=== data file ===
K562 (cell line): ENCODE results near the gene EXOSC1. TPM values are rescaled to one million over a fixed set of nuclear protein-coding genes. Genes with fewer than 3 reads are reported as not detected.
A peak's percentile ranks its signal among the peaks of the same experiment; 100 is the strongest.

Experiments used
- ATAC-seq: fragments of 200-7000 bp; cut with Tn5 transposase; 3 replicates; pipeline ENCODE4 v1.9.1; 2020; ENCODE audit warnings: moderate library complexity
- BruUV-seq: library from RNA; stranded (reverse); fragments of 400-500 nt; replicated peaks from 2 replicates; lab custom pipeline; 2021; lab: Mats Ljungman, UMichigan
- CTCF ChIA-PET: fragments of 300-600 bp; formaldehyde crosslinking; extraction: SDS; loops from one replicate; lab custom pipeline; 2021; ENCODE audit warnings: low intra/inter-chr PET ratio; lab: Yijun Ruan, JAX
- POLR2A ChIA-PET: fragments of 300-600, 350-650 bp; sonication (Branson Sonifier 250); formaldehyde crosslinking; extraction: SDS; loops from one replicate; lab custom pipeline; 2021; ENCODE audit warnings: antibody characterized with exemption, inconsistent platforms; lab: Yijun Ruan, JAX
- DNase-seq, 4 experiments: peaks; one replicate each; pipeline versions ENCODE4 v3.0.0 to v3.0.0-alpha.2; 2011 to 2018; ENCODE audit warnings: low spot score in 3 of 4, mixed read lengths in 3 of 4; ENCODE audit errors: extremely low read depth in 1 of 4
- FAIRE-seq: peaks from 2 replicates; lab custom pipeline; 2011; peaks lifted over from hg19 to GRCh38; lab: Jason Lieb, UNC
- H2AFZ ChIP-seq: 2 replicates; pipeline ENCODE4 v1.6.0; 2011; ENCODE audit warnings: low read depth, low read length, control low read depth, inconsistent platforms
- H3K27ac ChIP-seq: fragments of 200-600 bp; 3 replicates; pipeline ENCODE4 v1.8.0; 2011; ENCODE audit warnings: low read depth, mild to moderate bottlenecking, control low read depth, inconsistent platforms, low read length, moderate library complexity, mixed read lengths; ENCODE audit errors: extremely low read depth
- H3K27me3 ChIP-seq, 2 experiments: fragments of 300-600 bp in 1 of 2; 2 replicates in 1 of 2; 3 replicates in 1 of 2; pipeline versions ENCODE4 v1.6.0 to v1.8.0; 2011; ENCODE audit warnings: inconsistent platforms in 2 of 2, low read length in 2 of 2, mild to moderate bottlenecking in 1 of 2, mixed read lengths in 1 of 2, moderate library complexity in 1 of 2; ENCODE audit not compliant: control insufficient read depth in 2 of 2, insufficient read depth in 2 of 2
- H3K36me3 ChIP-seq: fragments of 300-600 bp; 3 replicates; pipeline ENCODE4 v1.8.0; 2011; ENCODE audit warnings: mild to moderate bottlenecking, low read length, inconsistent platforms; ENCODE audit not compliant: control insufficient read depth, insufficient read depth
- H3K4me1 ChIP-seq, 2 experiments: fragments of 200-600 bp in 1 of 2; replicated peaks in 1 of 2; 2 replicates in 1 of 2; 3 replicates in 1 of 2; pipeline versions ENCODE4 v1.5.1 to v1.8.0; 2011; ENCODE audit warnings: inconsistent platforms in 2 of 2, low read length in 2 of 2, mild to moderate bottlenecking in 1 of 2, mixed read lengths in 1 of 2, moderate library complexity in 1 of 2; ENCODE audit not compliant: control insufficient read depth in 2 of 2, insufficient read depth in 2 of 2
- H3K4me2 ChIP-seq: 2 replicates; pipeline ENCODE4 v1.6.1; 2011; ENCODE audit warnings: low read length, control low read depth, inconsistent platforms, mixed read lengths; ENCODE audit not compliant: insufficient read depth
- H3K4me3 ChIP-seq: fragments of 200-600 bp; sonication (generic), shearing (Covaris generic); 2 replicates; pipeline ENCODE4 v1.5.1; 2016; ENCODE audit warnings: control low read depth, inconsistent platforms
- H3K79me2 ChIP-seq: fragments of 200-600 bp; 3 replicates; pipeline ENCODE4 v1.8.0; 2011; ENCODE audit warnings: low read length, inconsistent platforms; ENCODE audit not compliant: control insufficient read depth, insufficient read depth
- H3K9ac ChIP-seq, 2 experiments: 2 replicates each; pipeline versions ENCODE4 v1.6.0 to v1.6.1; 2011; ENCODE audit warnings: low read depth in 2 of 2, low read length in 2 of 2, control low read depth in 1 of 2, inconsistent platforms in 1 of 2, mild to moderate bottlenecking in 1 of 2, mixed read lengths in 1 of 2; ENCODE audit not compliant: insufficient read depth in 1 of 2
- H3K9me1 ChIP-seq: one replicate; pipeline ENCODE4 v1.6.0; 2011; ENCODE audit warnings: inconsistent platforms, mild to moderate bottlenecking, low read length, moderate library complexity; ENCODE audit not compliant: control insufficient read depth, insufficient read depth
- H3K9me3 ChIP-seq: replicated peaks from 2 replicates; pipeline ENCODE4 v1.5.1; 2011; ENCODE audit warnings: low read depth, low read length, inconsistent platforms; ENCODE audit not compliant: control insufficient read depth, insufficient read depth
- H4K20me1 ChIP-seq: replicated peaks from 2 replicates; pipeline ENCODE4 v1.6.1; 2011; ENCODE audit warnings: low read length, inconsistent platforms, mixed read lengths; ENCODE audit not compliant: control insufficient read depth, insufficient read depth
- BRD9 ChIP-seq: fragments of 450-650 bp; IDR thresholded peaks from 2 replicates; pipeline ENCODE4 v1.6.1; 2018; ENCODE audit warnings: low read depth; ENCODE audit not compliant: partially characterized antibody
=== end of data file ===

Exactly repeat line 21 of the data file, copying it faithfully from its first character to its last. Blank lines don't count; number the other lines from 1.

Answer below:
- H4K20me1 ChIP-seq: replicated peaks from 2 replicates; pipeline ENCODE4 v1.6.1; 2011; ENCODE audit warnings: low read length, inconsistent platforms, mixed read lengths; ENCODE audit not compliant: control insufficient read depth, insufficient read depth